Economists release forecasts
The New Zealand property market showed signs of slowing down during the third quarter of 2021 (Q3 2021) amid a “strange and distorted period” for both the market and the economy, according to the latest CoreLogic NZ Quarterly Market Update.
CoreLogic NZ chief property economist Kelvin Davidson noted that sales activity and property value growth in the country have been cooling down for a few months now, with stretched affordability most likely subduing demand and leading to a few would-be buyers holding back.
Specifically, average property value growth slowed from a quarterly rate of 8.1% in April 2021 to 4.8% in September.
“But even so, the slowdown is genuine and has further to run. Some parts of the country have actually seen average values go backwards in the past couple of months,” Davidson said.
“It wouldn’t be a surprise to see single-digit gains in property values next year, perhaps around the 5% mark.”
Davidson explained that higher mortgage rates, low gross rental yields, and tighter regulation (such as 40% deposits and the removal of interest deductibility) impacted mortgage investors’ appetite and activity.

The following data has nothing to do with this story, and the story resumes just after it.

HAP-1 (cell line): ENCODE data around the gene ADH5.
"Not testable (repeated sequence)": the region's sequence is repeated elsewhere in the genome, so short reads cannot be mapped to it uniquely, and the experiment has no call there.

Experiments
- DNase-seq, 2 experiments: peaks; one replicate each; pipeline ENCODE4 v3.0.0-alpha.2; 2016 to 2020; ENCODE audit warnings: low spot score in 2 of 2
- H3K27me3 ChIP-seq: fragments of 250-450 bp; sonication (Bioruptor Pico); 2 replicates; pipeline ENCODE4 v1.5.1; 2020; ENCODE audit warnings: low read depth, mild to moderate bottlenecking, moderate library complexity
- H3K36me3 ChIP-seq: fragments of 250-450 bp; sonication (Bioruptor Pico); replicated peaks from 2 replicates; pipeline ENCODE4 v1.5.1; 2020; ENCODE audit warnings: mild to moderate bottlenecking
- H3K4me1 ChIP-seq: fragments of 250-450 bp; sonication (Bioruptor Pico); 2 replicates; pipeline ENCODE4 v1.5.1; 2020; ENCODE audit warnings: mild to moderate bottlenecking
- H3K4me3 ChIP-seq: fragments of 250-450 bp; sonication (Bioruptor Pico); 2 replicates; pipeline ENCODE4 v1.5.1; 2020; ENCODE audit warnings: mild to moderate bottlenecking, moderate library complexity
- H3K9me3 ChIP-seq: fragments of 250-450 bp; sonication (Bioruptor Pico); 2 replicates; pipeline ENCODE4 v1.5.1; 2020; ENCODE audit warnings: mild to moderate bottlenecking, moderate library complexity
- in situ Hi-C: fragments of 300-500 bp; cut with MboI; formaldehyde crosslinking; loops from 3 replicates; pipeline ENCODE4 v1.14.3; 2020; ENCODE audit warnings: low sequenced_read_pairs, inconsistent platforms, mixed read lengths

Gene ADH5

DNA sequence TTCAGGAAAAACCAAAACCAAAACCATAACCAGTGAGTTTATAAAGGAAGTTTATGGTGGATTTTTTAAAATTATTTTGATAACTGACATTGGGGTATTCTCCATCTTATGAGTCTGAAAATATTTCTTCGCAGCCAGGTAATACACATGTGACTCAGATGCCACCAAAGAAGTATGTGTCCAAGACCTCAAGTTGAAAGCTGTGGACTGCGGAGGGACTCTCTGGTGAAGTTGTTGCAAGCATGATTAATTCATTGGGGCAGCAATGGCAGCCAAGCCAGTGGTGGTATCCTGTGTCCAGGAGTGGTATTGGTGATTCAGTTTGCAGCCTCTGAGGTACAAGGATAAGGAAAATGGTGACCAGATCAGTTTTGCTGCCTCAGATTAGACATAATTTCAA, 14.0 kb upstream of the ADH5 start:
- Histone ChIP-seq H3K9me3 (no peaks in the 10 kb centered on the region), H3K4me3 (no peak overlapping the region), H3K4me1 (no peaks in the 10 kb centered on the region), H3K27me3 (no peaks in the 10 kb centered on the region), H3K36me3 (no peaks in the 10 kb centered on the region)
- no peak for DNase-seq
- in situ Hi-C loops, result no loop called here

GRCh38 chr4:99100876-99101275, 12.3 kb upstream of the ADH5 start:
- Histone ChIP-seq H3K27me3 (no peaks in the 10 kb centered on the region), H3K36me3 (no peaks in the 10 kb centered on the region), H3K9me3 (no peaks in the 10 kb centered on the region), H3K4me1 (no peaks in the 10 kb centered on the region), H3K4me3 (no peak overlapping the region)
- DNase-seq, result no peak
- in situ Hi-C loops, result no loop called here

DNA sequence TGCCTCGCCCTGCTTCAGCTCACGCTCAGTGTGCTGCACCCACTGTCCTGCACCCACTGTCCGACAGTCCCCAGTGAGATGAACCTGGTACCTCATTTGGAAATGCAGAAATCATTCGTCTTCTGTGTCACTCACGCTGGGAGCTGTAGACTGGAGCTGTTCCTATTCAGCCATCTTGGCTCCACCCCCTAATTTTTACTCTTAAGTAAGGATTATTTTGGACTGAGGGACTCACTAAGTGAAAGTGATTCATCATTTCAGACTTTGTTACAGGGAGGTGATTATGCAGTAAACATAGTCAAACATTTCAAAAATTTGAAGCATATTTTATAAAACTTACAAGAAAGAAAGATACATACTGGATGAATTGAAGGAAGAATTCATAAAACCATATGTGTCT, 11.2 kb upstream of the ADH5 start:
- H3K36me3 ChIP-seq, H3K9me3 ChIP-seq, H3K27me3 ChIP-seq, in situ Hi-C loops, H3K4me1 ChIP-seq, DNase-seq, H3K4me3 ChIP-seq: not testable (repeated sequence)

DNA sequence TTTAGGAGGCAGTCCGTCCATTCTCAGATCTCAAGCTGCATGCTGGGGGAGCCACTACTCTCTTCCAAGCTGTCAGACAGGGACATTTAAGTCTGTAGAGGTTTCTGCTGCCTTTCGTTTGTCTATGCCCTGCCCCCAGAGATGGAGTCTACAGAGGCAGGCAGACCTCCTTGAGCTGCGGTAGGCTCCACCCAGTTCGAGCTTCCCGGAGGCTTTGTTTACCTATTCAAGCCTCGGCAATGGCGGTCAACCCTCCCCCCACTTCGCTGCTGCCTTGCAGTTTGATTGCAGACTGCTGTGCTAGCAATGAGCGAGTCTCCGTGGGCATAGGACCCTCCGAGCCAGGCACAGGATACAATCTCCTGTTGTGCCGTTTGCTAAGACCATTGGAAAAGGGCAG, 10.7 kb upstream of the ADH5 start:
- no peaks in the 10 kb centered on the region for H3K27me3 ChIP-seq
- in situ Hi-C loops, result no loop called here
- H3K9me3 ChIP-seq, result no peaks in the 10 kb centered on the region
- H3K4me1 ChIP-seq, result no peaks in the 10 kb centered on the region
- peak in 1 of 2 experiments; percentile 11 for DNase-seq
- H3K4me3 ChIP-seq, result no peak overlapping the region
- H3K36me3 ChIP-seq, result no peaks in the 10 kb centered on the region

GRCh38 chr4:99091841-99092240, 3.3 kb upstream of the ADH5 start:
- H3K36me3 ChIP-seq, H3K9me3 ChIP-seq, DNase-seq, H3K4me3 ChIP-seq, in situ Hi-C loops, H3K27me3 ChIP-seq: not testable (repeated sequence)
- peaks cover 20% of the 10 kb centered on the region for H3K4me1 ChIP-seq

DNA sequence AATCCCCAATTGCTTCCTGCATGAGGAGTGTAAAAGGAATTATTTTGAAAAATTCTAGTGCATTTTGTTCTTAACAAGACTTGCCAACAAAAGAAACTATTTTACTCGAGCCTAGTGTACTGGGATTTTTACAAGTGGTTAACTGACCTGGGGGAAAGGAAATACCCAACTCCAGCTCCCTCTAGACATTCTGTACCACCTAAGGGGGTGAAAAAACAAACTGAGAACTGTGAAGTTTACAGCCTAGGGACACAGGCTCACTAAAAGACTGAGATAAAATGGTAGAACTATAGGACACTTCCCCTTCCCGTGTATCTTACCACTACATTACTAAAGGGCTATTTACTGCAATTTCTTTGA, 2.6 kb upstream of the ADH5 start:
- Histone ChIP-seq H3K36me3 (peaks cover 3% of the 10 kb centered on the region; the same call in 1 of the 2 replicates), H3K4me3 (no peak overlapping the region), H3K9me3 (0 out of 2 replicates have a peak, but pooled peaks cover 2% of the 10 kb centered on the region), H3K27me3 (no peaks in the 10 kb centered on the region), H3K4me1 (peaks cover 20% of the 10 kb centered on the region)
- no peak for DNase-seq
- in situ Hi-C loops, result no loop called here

Therefore, it is not surprising that CoreLogic saw investor market share of property purchases across New Zealand drop from 29% in Q1 2021 to only 24% in Q3, the lowest since Q2 2020.
“Given the pressures [investors are] facing, it wouldn’t be a surprise to see this market share figure drop towards 20% in the coming months,” Davidson added.
On the bright side, for investors, Davidson highlighted that there is now clarity about what a new-build property is and how long it will be classed as new, as well as the continued ability to claim mortgage interest as a deductible expense for investors within the first 20 years of the property’s life. The exemption from the loan-to-value ratio (LVR) rules also makes new-builds attractive for investors.
Meanwhile, first-home buyers (FHBs) have remained active in the market in the past few months, with some using KiwiSaver for the deposit and taking advantage of the owner-occupier lending speed limit to buy properties with less than a 20% deposit.
“However, that’s about to get a little harder with the low deposit allowance being cut by the Reserve Bank from 20% of lending to only 10% from November 01,” Davidson warned.
CoreLogic economists expect the property market to see sharply rising construction costs and higher mortgage rates next year, with further regulation impossible to rule out.
“Additional macro-prudential measures in the form of debt to income ratio limits and/or minimum serviceability testing rates could still be on the cards. Even so, we still have low unemployment and, although large numbers of new houses are currently being built, cost pressures in the construction industry could dampen that momentum soon – meaning shortages could persist. Therefore, a slowdown in value growth still looks more likely than an outright falls in prices,” Davidson said.